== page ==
The Collegiate Truth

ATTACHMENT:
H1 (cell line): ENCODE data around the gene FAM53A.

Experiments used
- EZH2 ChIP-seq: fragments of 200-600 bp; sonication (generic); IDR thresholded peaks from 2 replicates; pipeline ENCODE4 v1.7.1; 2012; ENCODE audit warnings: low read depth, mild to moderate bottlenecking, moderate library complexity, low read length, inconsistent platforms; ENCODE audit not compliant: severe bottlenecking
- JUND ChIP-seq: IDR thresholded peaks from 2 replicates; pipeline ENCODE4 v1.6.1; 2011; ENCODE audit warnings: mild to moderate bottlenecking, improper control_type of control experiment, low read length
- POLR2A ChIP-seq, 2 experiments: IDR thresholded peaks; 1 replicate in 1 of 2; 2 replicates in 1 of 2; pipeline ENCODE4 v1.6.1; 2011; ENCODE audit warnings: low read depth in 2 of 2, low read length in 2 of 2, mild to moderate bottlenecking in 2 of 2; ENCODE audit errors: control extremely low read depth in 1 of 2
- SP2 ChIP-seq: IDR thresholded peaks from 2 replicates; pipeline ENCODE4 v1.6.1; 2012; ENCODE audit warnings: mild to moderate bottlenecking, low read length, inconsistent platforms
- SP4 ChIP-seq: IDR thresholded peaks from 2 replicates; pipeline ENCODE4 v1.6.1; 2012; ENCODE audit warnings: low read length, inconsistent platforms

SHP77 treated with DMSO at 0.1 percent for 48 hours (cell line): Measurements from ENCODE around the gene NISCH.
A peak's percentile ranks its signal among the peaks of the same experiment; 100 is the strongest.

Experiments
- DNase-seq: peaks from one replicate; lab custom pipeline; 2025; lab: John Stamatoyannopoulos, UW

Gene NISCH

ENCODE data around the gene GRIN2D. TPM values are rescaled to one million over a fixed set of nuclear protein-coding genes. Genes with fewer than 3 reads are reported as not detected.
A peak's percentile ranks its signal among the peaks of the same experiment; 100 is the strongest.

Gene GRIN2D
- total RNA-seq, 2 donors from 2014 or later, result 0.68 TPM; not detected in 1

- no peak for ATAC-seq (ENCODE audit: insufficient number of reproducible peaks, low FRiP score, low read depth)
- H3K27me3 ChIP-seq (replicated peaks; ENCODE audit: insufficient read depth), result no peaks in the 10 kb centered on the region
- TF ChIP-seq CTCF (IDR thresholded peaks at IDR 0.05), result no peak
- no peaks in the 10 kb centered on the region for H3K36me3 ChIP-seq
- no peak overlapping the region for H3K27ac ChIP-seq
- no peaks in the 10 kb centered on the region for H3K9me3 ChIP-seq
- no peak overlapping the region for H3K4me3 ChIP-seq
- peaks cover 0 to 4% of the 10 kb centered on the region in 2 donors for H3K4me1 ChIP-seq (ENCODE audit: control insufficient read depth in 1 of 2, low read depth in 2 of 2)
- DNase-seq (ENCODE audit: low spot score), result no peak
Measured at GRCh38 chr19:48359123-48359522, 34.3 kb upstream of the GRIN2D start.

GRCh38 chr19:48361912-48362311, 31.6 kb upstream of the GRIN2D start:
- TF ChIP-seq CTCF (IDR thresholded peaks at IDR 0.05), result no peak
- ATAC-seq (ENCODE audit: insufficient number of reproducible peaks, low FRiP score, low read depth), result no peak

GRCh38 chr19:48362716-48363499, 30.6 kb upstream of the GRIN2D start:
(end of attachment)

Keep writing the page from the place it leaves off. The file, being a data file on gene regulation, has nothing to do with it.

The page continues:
Albus Dumbledore told us, “It matters not what someone is born, but what they grow to be.” But society has never been a meritocracy. Through most of recorded history, the situation into which people were born defined their entire lives. A peasant remained a peasant, a noble a noble. Those in political power passed down their titles, usually to the eldest male heir, and kings and queens were chosen based on birth, not leadership skills. Thus ancestry, an uncontrollable aspect of life, was the foundation of success. We like to think that society has changed for the better, that the playing field has leveled, that we are no longer judged primarily by our family tree. But the college admission process says otherwise. In 2008, Princeton admitted less than 10% of its overall applicant pool, but accepted 40% of legacy applicants. Essentially, the child of a Princeton grad had a four-times greater chance of acceptance than a peer with no Princeton legacy. A child of a Dartmouth grad had up to two-and-a-half-times greater chance. At Middlebury, the admit ratio was 18% overall compared with 48% for legacies. In terms of college, a legacy provides a dramatic advantage. But why would a school take legacy into account in the first place? The answer is simple: Because a family of multiple Bowdoin graduates, for example, is more likely to donate substantial amounts of money to Bowdoin. It’s a little shady, but it makes sense. Colleges are financial entities, and their policies are often influenced by fiscal responsibility. However, colleges are not just ordinary corporations. They are exempt from property tax, are given federal grants, and receive substantial tax deductions. So is the system fair? No, and schools know it. Harvard and Yale, for example, generally avoid reporting statistics regarding legacies, preferring to keep this remnant of the “old boy system” under wraps. Indeed, the legacy advantage can be seen as affirmative action for the rich, a concept that contradicts the “diversity” mantra that’s ringing from the clock tower of every university. It’s a dirty reality any admissions department would rather gloss over than sing about. But if 40% of Princeton legacy applicants are accepted, that means that 60% are still denied. Though being a legacy dramatically increase the probability of acceptance, they do not guarantee admission. Legacies give an application a small, but still unfair advantage. Why do I care? Exactly 2 weeks ago, I applied Early Action to an Ivy League school as a third-generation legacy. Hear me out; this was not an easy decision for me to make. I started grappling with the issue last fall, when I reluctantly began thinking about life after Andover. I was disinclined to apply to this university, worried about the Catch-22 that a legacy presented: If rejected, I would consider myself a failure. If accepted, I would consider myself a cheater. Nevertheless, I fell in love with the school when I visited the campus and decided to apply anyway. Go ahead, judge me. In a way, I’m judging myself. If I think the legacy system is immoral, I logically cannot use it to my own advantage with a spotless conscience. Legacies provide applicants with a leg-up that has nothing to do with whether or not they deserve it. But the college process is ridiculously competitive. Should we take whatever help we can get? I don’t feel great about it, but I’ve made my choice. Come what may, I’ve decided to give this school my best shot. Sophie Gould is a four-year Senior from South Hamilton, MA and the Managing Editor for The Phillipian.